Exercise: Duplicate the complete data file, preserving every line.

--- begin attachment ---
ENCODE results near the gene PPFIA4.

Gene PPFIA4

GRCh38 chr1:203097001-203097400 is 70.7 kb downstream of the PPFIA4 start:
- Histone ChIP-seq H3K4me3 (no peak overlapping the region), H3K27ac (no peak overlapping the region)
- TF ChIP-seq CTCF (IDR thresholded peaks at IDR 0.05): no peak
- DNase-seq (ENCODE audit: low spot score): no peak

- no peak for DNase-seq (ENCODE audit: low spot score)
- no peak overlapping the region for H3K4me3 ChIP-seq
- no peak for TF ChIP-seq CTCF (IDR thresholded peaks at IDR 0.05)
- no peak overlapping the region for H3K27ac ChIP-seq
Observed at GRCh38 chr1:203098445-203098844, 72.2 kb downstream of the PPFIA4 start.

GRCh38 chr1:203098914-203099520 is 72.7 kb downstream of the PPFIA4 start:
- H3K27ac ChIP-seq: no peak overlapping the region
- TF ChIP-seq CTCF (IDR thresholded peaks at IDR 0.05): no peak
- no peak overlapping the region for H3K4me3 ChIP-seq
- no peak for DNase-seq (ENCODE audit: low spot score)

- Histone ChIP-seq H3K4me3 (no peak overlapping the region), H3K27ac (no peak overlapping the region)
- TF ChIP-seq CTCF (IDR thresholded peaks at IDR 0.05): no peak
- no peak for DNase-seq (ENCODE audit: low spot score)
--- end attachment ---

ENCODE results near the gene PPFIA4.

Gene PPFIA4

GRCh38 chr1:203097001-203097400 is 70.7 kb downstream of the PPFIA4 start:
- Histone ChIP-seq H3K4me3 (no peak overlapping the region), H3K27ac (no peak overlapping the region)
- TF ChIP-seq CTCF (IDR thresholded peaks at IDR 0.05): no peak
- DNase-seq (ENCODE audit: low spot score): no peak

- no peak for DNase-seq (ENCODE audit: low spot score)
- no peak overlapping the region for H3K4me3 ChIP-seq
- no peak for TF ChIP-seq CTCF (IDR thresholded peaks at IDR 0.05)
- no peak overlapping the region for H3K27ac ChIP-seq
Observed at GRCh38 chr1:203098445-203098844, 72.2 kb downstream of the PPFIA4 start.

GRCh38 chr1:203098914-203099520 is 72.7 kb downstream of the PPFIA4 start:
- H3K27ac ChIP-seq: no peak overlapping the region
- TF ChIP-seq CTCF (IDR thresholded peaks at IDR 0.05): no peak
- no peak overlapping the region for H3K4me3 ChIP-seq
- no peak for DNase-seq (ENCODE audit: low spot score)

- Histone ChIP-seq H3K4me3 (no peak overlapping the region), H3K27ac (no peak overlapping the region)
- TF ChIP-seq CTCF (IDR thresholded peaks at IDR 0.05): no peak
- no peak for DNase-seq (ENCODE audit: low spot score)